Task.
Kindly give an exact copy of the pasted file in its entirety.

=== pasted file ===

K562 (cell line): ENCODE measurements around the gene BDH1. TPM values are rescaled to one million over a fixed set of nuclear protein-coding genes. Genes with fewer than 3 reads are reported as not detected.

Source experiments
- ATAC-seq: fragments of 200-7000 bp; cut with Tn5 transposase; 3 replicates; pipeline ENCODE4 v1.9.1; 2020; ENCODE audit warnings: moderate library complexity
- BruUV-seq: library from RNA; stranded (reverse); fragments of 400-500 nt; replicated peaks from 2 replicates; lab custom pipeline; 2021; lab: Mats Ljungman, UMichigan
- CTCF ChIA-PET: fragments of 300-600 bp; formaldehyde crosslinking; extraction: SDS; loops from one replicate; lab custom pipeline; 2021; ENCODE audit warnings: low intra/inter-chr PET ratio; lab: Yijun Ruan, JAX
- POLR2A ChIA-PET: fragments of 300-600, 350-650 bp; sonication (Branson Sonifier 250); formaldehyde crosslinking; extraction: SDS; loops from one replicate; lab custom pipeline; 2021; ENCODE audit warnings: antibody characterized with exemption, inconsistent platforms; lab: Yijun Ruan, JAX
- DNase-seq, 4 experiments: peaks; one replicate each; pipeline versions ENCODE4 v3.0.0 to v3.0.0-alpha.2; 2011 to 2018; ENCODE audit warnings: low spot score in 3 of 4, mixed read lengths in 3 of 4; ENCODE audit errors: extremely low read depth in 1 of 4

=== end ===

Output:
K562 (cell line): ENCODE measurements around the gene BDH1. TPM values are rescaled to one million over a fixed set of nuclear protein-coding genes. Genes with fewer than 3 reads are reported as not detected.

Source experiments
- ATAC-seq: fragments of 200-7000 bp; cut with Tn5 transposase; 3 replicates; pipeline ENCODE4 v1.9.1; 2020; ENCODE audit warnings: moderate library complexity
- BruUV-seq: library from RNA; stranded (reverse); fragments of 400-500 nt; replicated peaks from 2 replicates; lab custom pipeline; 2021; lab: Mats Ljungman, UMichigan
- CTCF ChIA-PET: fragments of 300-600 bp; formaldehyde crosslinking; extraction: SDS; loops from one replicate; lab custom pipeline; 2021; ENCODE audit warnings: low intra/inter-chr PET ratio; lab: Yijun Ruan, JAX
- POLR2A ChIA-PET: fragments of 300-600, 350-650 bp; sonication (Branson Sonifier 250); formaldehyde crosslinking; extraction: SDS; loops from one replicate; lab custom pipeline; 2021; ENCODE audit warnings: antibody characterized with exemption, inconsistent platforms; lab: Yijun Ruan, JAX
- DNase-seq, 4 experiments: peaks; one replicate each; pipeline versions ENCODE4 v3.0.0 to v3.0.0-alpha.2; 2011 to 2018; ENCODE audit warnings: low spot score in 3 of 4, mixed read lengths in 3 of 4; ENCODE audit errors: extremely low read depth in 1 of 4